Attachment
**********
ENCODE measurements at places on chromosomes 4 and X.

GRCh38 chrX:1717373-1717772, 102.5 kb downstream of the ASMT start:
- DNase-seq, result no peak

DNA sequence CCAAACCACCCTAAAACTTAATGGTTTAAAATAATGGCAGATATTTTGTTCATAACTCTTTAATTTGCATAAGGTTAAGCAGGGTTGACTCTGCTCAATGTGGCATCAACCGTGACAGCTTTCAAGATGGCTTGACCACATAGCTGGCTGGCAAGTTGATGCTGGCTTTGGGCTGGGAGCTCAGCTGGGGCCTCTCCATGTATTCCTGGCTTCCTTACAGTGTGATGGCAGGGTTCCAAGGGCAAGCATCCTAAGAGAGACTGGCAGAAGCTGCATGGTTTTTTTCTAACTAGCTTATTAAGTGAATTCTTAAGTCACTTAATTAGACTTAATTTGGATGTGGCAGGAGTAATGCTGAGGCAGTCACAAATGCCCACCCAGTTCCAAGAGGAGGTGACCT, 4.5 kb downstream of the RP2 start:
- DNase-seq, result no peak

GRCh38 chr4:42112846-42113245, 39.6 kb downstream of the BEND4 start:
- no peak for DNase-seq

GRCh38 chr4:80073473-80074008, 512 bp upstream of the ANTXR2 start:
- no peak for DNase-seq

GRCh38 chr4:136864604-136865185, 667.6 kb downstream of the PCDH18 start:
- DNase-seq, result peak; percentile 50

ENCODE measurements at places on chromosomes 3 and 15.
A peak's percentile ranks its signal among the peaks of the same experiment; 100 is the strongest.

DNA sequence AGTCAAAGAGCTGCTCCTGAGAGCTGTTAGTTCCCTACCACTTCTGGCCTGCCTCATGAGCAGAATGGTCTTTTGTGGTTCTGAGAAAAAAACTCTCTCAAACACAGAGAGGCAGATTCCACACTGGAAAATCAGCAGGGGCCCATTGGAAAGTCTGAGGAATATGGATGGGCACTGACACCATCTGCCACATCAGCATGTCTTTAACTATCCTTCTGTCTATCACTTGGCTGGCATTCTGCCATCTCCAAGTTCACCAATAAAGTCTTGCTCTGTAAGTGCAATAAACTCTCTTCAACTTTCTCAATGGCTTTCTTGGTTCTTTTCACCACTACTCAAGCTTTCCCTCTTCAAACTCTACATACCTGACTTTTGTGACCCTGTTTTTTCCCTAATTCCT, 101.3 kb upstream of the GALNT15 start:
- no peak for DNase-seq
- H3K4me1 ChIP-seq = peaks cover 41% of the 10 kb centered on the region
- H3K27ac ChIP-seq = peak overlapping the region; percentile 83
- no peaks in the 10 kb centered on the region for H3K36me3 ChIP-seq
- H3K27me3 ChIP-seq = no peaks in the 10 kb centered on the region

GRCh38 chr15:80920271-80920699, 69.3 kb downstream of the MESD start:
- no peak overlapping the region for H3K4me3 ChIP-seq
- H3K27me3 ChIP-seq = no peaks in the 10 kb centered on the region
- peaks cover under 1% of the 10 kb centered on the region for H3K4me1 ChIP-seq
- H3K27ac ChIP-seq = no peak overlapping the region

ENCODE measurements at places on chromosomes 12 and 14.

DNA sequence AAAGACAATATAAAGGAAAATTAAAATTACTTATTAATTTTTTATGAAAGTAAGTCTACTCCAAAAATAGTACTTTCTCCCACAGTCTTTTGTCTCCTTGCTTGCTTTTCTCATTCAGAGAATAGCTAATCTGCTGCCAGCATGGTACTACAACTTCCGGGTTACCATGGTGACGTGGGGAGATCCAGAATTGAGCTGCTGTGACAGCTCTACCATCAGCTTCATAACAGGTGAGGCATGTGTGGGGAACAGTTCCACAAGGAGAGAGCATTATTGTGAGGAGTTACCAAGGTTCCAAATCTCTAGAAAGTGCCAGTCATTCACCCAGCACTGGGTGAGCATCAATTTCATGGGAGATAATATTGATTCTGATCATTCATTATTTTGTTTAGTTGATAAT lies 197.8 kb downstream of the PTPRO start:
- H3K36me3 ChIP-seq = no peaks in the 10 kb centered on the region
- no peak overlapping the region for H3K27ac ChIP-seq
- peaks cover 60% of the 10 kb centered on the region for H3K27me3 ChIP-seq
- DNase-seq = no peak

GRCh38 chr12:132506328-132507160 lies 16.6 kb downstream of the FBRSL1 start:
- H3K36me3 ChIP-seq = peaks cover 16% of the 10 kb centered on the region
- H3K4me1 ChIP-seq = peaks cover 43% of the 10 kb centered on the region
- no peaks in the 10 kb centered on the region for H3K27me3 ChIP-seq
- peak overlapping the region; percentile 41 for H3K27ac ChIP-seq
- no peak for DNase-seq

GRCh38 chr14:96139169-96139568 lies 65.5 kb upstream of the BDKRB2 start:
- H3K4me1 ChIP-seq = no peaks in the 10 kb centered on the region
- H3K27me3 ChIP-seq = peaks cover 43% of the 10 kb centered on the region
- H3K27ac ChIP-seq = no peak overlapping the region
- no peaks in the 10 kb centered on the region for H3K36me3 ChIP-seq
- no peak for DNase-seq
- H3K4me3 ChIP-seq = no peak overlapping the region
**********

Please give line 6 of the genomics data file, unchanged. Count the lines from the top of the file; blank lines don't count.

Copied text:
GRCh38 chr4:42112846-42113245, 39.6 kb downstream of the BEND4 start: